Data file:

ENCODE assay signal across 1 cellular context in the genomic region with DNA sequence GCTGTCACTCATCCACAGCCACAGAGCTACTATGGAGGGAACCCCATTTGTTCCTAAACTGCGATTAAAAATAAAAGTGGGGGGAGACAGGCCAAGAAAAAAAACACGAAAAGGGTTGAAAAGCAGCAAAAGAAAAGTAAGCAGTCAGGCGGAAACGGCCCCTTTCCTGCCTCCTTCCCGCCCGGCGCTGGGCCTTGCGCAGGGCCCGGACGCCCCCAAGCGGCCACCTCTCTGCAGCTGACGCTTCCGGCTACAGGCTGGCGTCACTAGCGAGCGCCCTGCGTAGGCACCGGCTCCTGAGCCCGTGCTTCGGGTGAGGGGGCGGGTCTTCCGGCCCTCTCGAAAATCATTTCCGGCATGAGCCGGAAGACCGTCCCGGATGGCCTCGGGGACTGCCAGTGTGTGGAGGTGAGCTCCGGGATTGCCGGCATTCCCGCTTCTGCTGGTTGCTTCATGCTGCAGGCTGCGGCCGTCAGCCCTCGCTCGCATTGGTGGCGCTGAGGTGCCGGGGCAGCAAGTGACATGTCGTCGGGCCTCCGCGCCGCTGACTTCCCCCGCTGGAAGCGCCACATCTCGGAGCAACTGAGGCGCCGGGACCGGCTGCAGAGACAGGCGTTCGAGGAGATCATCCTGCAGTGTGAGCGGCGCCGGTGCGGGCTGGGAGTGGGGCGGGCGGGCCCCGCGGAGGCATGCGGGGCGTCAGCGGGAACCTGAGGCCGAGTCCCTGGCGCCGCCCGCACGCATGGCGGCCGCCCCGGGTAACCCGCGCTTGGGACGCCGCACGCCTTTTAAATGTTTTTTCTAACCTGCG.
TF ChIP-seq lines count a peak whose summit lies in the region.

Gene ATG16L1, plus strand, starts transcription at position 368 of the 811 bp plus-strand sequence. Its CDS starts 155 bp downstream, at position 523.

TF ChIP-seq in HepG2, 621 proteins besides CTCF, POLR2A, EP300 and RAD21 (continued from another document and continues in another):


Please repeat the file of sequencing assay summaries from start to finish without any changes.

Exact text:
ENCODE assay signal across 1 cellular context in the genomic region with DNA sequence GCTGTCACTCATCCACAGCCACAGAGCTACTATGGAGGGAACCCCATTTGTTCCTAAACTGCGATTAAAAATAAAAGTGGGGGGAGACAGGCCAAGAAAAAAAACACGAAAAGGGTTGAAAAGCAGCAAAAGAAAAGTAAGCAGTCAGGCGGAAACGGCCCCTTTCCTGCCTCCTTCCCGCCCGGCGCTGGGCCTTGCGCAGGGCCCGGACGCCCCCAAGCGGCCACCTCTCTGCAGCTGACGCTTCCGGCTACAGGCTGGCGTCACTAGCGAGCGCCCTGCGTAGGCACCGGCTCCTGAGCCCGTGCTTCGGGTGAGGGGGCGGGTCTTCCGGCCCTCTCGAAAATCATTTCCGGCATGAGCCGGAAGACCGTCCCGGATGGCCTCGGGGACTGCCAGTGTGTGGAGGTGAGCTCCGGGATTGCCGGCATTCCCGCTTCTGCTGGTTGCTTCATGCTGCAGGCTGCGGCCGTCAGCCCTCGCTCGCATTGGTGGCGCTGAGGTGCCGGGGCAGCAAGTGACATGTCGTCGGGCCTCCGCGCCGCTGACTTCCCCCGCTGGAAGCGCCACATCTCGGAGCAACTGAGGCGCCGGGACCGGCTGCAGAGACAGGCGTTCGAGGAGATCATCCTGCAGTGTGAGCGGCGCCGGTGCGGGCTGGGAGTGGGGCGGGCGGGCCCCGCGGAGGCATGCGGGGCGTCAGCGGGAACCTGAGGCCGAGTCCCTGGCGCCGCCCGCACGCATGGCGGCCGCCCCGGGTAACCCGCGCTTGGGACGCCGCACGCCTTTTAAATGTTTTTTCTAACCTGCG.
TF ChIP-seq lines count a peak whose summit lies in the region.

Gene ATG16L1, plus strand, starts transcription at position 368 of the 811 bp plus-strand sequence. Its CDS starts 155 bp downstream, at position 523.

TF ChIP-seq in HepG2, 621 proteins besides CTCF, POLR2A, EP300 and RAD21 (continued from another document and continues in another):